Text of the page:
The success of citizen activists in social media age is just beginning. Citizens United, the Supreme Court decision that deemed corporations people and opened the flood gates for Super Pac sponsored elections, may have been the far end of the pendulum, which now must swing back. Americans have woken up from a decades long slumber and are realizing that they can make a difference. This may bode well for women’s rights, if we wake up and begin the arduous, but completely doable, task of creating and passing the legislation that matters to us (and voting out the scoundrels seeking to limit our rights).

The War on Women

The War on Women, though disputed by many, is evidenced by a very real and dangerous rollback in women’s health rights; rights many of us took for granted. At last tally, over 900 bills had been proposed restricting a woman’s access to health care and limiting her rights to make he own health care decisions, this year alone. Indeed, it wasn’t until the all-male birth control hearings and the subsequent diatribes by Rush Limbaugh, that many of us began to pay attention. Only then was the public outrage palpable, but outrage without focus or discernible goals to change something is, in my mind, a waste. We cannot just get mad. We need to fix this mess. We need new leaders, new laws and a new game plan for protecting the rights of our daughters.

This weekend, women will be uniting across the nation to protest the War on Women. When the outrage settles, we must begin to act. As the citizens responsible for initiating the JOBS act or stopping SOPA and RWA demonstrated, average citizens can change policy. Super PACs and the super wealthy are powerful, but not as powerful as millions of angry, Internet-connected, women. Hell hath no fury…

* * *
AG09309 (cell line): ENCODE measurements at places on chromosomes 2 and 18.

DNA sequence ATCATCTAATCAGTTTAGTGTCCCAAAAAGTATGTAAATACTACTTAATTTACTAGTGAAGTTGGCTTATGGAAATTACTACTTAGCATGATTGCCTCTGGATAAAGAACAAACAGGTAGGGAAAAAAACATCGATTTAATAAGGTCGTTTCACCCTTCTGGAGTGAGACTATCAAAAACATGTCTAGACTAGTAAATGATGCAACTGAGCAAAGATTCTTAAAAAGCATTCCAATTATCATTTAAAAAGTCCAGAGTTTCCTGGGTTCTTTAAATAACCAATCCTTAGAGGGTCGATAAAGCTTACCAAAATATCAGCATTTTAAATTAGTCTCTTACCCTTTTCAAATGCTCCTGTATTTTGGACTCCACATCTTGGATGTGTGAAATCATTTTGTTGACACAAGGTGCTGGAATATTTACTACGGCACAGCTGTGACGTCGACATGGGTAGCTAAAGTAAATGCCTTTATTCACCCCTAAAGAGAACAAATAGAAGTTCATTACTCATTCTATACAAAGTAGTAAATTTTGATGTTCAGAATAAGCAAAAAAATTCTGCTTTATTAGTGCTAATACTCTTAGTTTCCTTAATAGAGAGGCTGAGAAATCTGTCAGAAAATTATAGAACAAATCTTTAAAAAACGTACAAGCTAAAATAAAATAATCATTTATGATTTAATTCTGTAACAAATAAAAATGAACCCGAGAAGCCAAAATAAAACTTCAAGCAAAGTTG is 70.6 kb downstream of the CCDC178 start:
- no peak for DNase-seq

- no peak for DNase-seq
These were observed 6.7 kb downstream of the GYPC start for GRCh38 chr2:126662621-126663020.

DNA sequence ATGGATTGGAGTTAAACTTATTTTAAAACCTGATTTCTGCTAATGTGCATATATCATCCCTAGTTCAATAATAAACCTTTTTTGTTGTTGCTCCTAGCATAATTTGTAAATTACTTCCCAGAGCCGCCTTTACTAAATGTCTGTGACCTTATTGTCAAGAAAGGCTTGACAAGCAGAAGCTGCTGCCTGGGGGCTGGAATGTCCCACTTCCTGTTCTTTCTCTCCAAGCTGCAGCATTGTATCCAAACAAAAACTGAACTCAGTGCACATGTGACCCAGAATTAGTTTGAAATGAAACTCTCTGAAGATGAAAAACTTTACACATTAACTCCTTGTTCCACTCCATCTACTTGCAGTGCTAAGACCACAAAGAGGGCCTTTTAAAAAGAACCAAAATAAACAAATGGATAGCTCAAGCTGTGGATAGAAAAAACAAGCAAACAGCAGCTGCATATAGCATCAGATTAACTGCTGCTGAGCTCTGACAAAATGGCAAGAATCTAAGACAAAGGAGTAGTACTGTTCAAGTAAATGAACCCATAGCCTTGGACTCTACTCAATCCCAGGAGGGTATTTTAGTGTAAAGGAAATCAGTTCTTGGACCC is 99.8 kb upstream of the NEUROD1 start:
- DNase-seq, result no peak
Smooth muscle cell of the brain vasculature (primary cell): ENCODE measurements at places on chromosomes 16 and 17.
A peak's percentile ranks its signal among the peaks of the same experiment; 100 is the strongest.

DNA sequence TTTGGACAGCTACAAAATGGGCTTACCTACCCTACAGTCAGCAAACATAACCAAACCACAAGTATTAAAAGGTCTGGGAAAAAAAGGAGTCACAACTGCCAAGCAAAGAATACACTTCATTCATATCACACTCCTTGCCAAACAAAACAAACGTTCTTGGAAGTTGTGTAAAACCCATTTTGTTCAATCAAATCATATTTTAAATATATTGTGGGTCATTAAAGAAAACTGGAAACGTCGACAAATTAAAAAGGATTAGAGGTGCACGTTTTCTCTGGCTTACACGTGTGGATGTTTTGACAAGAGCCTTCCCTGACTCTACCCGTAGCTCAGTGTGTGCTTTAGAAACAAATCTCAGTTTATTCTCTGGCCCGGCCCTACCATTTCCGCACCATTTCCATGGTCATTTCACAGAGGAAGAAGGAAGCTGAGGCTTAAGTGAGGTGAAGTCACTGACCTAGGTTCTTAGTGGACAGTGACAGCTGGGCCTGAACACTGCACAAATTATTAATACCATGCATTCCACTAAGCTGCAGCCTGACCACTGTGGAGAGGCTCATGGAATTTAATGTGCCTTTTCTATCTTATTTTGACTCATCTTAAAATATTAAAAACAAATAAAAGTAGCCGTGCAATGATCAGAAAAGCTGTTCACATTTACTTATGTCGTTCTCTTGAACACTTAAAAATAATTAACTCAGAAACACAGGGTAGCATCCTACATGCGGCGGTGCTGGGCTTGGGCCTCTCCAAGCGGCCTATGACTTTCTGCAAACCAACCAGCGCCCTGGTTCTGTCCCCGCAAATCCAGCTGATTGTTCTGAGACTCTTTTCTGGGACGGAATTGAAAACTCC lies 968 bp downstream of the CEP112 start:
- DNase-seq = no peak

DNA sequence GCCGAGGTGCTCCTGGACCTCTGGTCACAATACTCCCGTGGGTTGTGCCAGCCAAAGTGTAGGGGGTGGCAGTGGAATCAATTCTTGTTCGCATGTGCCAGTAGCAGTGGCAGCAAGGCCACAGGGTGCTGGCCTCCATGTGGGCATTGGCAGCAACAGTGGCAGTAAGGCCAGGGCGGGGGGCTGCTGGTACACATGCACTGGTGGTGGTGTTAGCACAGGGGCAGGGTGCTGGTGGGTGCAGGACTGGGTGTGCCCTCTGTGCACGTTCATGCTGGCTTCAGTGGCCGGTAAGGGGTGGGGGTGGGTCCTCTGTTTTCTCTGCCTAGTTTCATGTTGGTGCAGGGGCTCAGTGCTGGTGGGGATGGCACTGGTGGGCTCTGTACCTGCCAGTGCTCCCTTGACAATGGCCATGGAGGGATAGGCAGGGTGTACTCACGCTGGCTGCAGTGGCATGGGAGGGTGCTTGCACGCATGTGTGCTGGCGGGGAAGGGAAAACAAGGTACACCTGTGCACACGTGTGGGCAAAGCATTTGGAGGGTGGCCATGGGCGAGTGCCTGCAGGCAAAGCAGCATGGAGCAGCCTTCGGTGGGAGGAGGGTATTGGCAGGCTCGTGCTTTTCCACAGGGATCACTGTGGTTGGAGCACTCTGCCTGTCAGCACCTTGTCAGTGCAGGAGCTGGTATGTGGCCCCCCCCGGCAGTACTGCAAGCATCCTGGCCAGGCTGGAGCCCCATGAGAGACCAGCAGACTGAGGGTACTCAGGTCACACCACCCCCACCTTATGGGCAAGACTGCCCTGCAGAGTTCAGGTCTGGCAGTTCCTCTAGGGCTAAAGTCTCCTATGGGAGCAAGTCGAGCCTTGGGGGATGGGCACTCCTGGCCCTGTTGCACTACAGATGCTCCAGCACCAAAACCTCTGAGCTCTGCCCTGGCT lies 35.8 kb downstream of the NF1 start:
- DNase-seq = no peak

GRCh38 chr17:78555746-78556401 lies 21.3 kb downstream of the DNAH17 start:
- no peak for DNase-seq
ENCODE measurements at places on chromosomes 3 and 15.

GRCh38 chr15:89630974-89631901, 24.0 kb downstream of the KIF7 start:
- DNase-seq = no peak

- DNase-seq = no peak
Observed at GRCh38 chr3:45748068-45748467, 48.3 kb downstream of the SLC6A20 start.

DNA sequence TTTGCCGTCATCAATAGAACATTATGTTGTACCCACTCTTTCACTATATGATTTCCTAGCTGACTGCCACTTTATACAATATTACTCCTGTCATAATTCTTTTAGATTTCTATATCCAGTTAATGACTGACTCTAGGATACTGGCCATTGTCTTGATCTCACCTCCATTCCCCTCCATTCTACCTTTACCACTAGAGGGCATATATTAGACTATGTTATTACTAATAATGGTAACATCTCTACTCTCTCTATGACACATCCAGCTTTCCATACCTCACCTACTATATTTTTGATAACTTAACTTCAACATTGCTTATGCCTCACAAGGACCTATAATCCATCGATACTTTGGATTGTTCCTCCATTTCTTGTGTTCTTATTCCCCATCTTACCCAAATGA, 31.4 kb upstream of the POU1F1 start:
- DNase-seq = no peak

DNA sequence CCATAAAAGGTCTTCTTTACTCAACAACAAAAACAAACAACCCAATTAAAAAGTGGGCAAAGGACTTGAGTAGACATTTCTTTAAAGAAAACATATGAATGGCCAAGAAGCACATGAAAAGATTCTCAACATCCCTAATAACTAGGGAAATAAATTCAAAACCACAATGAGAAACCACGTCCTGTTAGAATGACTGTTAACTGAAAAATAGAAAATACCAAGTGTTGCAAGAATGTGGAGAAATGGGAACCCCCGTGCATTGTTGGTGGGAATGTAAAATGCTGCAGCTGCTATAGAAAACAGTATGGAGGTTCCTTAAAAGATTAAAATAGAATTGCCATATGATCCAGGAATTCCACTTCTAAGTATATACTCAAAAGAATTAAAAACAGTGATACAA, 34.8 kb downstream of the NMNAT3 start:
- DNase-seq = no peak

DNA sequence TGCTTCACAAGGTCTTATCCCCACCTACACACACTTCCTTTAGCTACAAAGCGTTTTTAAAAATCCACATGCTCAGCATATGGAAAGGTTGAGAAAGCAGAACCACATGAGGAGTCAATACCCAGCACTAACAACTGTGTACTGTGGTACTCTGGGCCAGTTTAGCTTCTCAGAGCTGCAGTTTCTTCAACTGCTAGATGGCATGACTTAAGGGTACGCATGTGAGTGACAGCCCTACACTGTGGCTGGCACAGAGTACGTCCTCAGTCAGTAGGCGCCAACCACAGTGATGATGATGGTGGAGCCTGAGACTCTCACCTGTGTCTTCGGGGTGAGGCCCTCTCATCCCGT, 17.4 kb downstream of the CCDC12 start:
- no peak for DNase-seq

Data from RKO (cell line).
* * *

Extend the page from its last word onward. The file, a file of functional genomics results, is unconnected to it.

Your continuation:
Let’s focus that fury on ensuring women are granted the basic human rights afforded the male citizenry. If three guys with an idea can change 80 year old, heavily entrenched, heavily bank supported, investment laws, if tweets can lead to the blockage of the media industry’s takeover of the Internet, and if scientists can all but take down a major publishing house, then certainly, women can get laws passed and politicians in office that support women’s rights.

For information about the War on Women protests planned for this Weekend, 4-28-12, click here.

What are you going to do to improve women’s rights?

Chandler Marrs MS, MA, PhD spent the last dozen years in women’s health research with a focus on steroid neuroendocrinology and mental health. She has published and presented several articles on her findings. As a graduate student, she founded and directed the UNLV Maternal Health Lab, mentoring dozens of students while directing clinical and Internet-based research. Post graduate, she continued at UNLV as an adjunct faculty member, teaching advanced undergraduate psychopharmacology and health psychology (stress endocrinology). Dr. Marrs received her BA in philosophy from the University of Redlands; MS in Clinical Psychology from California Lutheran University; and, MA and PhD in Experimental Psychology/ Neuroendocrinology from the University of Nevada, Las Vegas.

1 Comment

  1. Thanks for this shot of inspiration! The proof that democracy is still viable is when citizens push back against the corporatism that is seeping into our daily lives.